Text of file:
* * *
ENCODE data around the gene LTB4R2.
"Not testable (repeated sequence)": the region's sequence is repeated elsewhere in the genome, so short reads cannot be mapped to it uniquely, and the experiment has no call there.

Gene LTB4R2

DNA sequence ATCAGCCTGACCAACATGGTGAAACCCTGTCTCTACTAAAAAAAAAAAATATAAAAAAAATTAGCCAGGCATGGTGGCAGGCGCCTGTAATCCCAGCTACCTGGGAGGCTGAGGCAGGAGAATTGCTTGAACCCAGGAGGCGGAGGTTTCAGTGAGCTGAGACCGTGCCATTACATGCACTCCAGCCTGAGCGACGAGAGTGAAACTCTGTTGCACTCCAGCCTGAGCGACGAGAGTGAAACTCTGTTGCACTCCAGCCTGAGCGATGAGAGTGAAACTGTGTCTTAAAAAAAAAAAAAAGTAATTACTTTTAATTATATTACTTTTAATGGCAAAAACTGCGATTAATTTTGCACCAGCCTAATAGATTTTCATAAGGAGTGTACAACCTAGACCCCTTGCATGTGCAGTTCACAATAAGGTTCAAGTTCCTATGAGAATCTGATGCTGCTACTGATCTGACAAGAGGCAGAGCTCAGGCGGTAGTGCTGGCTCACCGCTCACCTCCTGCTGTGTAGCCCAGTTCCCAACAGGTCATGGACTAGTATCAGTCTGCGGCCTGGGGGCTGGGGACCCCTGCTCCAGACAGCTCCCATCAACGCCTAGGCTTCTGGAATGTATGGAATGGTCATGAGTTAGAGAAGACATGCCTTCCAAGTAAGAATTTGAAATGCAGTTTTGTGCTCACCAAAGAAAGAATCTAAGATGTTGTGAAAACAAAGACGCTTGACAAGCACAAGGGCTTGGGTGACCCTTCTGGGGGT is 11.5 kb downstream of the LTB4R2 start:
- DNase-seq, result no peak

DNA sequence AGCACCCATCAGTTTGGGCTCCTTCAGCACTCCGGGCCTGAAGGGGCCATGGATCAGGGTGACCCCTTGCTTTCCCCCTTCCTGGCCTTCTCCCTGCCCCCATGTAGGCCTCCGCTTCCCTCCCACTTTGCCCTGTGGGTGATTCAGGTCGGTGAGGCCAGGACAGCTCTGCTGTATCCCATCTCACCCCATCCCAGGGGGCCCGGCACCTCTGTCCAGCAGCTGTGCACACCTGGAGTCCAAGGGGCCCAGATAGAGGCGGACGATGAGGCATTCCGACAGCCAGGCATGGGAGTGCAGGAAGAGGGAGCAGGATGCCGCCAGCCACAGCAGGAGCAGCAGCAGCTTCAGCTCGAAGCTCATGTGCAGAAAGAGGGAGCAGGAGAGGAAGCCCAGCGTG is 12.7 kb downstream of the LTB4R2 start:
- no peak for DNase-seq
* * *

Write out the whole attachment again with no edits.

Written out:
ENCODE data around the gene LTB4R2.
"Not testable (repeated sequence)": the region's sequence is repeated elsewhere in the genome, so short reads cannot be mapped to it uniquely, and the experiment has no call there.

Gene LTB4R2

DNA sequence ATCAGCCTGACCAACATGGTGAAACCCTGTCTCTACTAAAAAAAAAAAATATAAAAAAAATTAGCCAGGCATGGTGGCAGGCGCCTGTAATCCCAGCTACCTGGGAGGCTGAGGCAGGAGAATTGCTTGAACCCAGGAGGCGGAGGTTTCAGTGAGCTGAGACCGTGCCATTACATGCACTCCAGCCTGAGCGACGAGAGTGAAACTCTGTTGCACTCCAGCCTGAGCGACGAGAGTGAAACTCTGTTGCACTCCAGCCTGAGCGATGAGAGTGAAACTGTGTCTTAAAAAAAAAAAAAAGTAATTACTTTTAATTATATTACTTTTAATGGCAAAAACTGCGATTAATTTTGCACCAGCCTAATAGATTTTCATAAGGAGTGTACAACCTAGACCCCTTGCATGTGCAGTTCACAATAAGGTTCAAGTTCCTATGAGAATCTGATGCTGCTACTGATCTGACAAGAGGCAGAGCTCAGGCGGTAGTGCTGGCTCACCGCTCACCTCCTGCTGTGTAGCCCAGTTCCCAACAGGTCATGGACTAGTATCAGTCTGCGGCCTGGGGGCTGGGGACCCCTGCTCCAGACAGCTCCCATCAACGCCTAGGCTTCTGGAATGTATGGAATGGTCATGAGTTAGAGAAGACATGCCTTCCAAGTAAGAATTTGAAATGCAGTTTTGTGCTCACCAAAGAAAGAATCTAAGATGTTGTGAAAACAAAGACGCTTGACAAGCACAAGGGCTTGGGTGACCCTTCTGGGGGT is 11.5 kb downstream of the LTB4R2 start:
- DNase-seq, result no peak

DNA sequence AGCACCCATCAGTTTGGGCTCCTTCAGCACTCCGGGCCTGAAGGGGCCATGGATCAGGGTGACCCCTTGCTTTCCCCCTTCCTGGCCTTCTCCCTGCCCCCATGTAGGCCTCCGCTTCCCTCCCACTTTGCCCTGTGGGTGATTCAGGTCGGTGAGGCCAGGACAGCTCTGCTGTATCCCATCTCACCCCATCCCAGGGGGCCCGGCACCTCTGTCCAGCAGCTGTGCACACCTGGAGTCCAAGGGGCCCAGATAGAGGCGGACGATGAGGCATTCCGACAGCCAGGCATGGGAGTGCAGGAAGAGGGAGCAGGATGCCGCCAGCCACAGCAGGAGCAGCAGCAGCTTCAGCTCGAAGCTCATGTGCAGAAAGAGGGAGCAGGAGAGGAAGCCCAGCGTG is 12.7 kb downstream of the LTB4R2 start:
- no peak for DNase-seq